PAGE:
Saturday, January 29, 2011

Good Grief

We spend so much of our lives accumulating stuff. We work and work and work in order to buy stuff or pay for stuff that we've already bought. We spend lifetimes apart from the things that are important and the people that we love. A lot of times we buy things that we hope will make spending time around the people we love more fun. We buy things for our loved ones so they will know we love them. We make arrangements to get away from loved ones so we can make more money, and then buy food to eat with them. Largely, we are apart, lonely, wishing we could just feel happy. We wish we weren't social. We even tell people, "I'm kind of a lone wolf. I don't really hang out with anyone." We are ultimately terrified of intimacy, needing it so much, but afraid to indulge it. Masking this with staunch individualism, independence, and a cavalier attitude. The reality is, we need each other. When all's said and done, that's all you get, just this life and the memories and connections you either make or break. And that's it.
I visited my friend last night, in the depths of despair and grief. He recently lost a lot and is trying to piece it back together, attempting to reconcile the fact that life doesn't stop when you lose someone, the world marches on oblivious to your pain. I think the thing that is most heart wrenching is his regret. Now that the person he loved is gone, he just wishes he could have been better at intimacy. He wishes he could have gotten closer, could have allowed himself to ignore that fear of cloistered, claustrophobic, intense shared emotion. After all, there is some responsibility in it. If you're going to be close to someone, you are volunteering yourself to work at understanding and considering their feelings as though they are as true and important as your own. And not only is the effect of this intimacy all you get in the end, it turns out it is one of the single most important aspects of human psychology:

He also talked about vulnerability. He said tragedy makes you feel so vulnerable. Suddenly, every thing that ever made you feel vulnerable in your whole life is there, salient, standing in the room, watching you, blinking. Sure we forget, the images slowly fade, but really the only thing we have to buffer these tragedies is our connection to others. Our desire not only to be close to others, but to allow others to get close. Easier said than done.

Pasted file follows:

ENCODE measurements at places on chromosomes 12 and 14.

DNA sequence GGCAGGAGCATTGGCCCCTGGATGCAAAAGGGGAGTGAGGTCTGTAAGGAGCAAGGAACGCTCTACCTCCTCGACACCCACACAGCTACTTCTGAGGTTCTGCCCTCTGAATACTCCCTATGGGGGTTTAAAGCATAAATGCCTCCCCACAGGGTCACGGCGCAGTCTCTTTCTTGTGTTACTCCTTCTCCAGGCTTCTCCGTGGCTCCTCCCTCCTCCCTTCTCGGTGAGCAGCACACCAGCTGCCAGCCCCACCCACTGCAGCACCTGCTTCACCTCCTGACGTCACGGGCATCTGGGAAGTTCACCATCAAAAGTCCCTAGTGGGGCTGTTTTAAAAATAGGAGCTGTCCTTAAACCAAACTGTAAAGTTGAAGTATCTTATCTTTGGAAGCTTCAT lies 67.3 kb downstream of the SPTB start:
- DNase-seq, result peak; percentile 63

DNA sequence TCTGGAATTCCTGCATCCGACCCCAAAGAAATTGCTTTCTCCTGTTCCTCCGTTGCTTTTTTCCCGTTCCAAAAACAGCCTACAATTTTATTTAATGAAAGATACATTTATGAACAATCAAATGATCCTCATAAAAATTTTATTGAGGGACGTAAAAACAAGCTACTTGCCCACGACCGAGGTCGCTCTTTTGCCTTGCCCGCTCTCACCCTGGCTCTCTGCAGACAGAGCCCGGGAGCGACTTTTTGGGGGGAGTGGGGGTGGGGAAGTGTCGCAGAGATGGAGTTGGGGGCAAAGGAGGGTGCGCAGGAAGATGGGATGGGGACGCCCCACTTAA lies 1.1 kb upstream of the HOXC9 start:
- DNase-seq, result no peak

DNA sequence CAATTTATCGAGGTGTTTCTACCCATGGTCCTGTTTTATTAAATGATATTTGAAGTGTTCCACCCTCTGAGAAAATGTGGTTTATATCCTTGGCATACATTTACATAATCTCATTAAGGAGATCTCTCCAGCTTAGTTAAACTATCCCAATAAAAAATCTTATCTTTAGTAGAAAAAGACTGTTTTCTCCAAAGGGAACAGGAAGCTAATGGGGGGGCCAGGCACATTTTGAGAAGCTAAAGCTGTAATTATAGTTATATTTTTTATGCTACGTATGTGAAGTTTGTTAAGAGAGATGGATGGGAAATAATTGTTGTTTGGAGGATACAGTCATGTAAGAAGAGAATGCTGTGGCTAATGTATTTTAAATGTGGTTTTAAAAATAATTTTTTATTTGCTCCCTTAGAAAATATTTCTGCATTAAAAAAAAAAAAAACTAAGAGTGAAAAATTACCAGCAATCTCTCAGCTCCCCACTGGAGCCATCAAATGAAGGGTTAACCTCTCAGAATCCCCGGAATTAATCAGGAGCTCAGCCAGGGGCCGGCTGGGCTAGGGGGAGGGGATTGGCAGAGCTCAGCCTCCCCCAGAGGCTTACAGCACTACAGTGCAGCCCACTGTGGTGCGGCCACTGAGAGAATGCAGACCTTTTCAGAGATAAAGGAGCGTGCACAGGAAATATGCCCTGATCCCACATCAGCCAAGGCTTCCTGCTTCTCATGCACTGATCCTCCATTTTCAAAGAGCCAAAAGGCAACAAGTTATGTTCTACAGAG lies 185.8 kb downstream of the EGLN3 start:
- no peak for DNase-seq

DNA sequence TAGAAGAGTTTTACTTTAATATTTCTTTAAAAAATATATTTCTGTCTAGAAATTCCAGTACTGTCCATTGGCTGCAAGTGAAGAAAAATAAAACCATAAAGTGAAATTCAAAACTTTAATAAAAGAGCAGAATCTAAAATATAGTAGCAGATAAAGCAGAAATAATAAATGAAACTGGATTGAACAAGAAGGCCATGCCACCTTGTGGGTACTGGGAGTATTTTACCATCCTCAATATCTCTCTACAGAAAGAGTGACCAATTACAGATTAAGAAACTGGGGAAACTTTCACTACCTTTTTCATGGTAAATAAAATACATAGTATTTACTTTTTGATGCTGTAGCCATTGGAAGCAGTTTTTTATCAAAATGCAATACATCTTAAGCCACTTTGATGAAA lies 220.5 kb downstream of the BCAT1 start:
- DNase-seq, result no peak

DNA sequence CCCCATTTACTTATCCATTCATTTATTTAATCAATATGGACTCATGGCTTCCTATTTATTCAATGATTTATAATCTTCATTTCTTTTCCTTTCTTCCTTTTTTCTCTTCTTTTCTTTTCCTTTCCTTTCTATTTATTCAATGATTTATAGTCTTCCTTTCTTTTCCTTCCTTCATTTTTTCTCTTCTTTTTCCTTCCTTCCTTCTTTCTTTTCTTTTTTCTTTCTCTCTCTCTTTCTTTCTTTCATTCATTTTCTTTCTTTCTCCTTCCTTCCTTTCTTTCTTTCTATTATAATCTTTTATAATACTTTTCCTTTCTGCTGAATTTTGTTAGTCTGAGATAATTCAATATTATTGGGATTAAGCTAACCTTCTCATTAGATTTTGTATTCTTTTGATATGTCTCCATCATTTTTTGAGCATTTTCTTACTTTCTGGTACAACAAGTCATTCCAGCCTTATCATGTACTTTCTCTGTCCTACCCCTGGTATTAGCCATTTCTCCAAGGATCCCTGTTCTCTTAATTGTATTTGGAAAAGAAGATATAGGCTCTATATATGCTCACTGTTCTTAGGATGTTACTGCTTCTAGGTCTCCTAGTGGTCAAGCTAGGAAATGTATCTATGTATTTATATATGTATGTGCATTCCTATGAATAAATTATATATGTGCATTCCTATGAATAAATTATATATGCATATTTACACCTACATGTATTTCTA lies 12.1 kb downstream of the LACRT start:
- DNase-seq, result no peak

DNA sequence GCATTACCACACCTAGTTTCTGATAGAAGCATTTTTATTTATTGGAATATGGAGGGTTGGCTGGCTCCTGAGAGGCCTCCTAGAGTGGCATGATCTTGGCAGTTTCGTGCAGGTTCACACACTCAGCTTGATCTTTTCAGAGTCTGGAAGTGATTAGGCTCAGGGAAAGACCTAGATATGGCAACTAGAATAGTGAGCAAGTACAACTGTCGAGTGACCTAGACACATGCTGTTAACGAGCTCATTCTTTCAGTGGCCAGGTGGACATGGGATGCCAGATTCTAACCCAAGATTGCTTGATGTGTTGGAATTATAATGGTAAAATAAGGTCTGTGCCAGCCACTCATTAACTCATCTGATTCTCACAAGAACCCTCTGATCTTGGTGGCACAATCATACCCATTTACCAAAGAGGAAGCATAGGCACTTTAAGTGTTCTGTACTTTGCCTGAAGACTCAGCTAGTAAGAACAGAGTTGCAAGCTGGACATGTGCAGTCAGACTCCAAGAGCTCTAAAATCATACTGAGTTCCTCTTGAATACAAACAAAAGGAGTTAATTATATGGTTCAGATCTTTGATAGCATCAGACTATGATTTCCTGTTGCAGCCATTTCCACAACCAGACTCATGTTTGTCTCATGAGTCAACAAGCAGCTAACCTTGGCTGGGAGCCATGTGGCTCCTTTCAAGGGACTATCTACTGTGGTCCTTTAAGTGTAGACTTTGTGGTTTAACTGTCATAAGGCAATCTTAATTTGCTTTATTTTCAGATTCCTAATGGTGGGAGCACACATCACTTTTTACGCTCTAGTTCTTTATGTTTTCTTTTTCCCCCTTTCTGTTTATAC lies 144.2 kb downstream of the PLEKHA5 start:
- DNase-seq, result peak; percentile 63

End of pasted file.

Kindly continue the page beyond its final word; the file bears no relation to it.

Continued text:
I think of my own experiences with intimacy, some of it lovely and confidence building, some of it a scene I would just prefer to look away from, the same intuitive sense that tells me not to look at a Youtube video that will ruin my faith in mankind. I see myself watching a movie in my bedroom alone while Hazel is on the computer in the other room alone. I see myself choosing to text throughout a face-to-face conversation with a friend. Why does this distance seem easier? Why do I avoid people? Why am I so afraid of the very thing I need?
I'm going to push myself through that wall of resistance. I'm going to reach out a little more. It doesn't take some dramatic psychological catharsis. I don't have to join a cult of caring. It's really as simple as saying it. As brief as a hug, as non-imposing as asking someone how they're doing and really listening to the answer. I want the people I love to know that I care. I want to embrace them when I have the impulse to push them away, hug them when I want to scream at them. I only get this one chance, and it's worth a try.


  1. I want to thank you here for hearing and responding to my request for your friendship this past year. It made a real difference for me.

  2. Your friendship has been a total blessing for me!